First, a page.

Chapter 2. Tabs

HTML pages with tabs have become common in current websites. Tabs allow you to group a site’s information by topic—this allows users to find relevant information quickly and easily by selecting the relevant tab.

Basic Principles of Tabs

Suppose we want to write the HTML code to display the tabs shown in Figure 2-1. We have a tab bar (containing three tabs here) and different content for each tab.

Tabs in an HTML page

Figure 2-1. Tabs in an HTML page

To create this type of page using jQuery UI, we need the following:

  • A global <div> block enclosing the whole

  • A <ul> element to form the tab bar

  • A <li> element for each tab

  • A <div> element for each window inside tabs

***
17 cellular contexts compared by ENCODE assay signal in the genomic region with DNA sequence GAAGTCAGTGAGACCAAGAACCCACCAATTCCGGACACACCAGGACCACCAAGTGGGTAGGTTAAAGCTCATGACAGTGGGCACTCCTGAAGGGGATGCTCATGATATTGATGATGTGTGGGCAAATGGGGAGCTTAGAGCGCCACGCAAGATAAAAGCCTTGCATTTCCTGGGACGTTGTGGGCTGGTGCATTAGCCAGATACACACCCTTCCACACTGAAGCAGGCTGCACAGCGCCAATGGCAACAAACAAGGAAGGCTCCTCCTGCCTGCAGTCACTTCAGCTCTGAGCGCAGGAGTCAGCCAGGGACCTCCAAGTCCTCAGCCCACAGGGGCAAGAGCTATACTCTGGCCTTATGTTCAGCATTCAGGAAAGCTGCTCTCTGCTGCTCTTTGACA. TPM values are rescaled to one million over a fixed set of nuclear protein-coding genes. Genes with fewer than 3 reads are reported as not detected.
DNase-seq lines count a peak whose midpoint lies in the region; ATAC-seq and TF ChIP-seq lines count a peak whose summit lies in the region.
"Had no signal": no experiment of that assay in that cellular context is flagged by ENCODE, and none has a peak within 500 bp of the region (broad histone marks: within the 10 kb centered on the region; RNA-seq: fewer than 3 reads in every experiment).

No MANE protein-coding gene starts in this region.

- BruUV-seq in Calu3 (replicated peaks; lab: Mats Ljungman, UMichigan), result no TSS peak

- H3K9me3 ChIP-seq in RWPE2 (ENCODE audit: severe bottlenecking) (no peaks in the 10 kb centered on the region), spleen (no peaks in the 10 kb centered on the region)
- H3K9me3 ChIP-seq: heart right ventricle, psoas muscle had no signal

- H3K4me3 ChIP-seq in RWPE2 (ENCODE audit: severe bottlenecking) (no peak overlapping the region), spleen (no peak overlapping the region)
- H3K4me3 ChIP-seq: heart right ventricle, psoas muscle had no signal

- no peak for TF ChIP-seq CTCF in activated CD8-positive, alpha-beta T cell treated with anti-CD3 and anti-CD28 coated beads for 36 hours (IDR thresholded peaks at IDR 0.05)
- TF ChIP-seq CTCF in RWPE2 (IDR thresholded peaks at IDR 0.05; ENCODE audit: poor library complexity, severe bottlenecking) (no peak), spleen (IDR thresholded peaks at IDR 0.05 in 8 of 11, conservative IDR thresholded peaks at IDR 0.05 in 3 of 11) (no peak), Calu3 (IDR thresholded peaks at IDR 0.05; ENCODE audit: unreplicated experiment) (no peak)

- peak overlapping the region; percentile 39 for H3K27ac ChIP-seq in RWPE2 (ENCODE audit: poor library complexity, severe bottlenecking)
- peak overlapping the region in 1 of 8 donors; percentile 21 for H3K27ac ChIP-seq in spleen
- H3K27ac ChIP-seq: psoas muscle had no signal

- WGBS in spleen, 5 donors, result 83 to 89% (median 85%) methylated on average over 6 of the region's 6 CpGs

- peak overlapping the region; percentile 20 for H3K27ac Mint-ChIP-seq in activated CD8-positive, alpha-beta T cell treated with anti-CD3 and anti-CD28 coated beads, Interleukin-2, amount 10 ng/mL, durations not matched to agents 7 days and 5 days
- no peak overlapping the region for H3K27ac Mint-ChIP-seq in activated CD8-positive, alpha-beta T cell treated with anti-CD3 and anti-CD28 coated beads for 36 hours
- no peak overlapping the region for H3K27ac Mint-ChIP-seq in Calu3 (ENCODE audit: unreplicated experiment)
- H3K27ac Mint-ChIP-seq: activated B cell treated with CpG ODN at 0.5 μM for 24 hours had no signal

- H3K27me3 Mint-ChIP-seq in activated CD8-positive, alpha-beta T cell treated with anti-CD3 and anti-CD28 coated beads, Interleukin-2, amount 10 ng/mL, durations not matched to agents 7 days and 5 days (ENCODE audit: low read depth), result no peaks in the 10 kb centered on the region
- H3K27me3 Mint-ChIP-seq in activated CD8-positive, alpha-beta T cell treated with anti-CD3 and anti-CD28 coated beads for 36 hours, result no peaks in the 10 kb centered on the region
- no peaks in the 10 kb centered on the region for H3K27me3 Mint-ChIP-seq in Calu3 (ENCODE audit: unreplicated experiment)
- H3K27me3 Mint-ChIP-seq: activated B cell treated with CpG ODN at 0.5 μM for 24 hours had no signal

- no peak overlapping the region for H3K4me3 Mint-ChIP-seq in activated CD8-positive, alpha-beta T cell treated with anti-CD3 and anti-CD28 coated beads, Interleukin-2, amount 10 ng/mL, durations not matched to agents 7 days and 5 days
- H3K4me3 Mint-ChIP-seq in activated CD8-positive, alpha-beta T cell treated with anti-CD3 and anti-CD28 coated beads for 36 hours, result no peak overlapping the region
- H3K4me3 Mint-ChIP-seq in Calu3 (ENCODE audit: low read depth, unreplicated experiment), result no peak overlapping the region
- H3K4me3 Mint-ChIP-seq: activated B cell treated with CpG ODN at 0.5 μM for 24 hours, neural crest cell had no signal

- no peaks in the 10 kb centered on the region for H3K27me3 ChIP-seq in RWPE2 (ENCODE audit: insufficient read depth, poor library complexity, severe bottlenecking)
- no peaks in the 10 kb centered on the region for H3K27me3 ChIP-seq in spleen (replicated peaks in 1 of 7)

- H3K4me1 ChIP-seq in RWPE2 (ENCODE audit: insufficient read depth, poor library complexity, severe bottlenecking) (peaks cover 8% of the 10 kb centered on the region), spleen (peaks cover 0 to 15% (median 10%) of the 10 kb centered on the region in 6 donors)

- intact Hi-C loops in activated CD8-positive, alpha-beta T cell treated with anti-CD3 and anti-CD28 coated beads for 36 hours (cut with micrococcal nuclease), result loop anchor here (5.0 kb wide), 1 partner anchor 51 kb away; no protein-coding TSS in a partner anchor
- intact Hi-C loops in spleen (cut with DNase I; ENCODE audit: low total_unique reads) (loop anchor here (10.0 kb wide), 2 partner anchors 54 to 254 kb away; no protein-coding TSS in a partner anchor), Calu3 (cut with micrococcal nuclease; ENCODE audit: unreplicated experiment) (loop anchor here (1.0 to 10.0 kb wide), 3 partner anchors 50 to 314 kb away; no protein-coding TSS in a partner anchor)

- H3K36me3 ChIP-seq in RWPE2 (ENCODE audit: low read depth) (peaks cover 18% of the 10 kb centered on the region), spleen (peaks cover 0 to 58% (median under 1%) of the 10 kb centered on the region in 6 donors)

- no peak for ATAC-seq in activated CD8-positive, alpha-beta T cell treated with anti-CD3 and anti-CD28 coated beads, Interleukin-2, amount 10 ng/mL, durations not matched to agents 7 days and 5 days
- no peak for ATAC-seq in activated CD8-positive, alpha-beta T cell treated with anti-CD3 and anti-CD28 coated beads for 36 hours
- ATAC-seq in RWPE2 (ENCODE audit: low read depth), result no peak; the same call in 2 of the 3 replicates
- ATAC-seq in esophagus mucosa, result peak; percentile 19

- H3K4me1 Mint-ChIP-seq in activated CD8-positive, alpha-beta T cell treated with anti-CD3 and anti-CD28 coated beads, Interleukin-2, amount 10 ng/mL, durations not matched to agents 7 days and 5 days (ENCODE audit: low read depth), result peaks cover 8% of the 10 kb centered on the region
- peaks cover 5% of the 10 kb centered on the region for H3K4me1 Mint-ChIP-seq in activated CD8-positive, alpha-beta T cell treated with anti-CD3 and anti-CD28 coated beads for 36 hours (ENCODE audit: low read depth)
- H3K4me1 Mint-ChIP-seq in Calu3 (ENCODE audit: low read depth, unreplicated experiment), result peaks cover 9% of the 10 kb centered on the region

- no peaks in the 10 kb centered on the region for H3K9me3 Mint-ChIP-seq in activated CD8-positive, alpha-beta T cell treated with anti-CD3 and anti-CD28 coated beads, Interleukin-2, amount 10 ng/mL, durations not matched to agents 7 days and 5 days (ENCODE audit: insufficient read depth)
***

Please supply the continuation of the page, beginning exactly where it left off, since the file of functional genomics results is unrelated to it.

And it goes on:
Here is the code to create the page shown in Figure 2-1:

<script src = jquery.js></script>
<script src = jqueryui/js/jquery-ui-1.8.16.custom.min.js></script>

<link rel=stylesheet type=text/css
      href=jqueryui/css/smoothness/jquery-ui-1.8.16.custom.css />

<div id=tabs>
  <ul>
    <li><a href=#tab1>Tab 1</a></li>
    <li><a href=#tab2>Tab 2</a></li>
    <li><a href=#tab3>Tab 3</a></li>
  </ul>
  <div id=tab1>Contents of first tab</div>
  <div id=tab2>Contents of the second tab</div>
  <div id=tab3>Contents of the third tab</div>
</div>

<script>

</script>

If you open this page in a browser (Figure 2-2), you’ll see that it does not appear quite as planned. For the results we want, we have to specify that we’re using the jQuery UI tabs () method.

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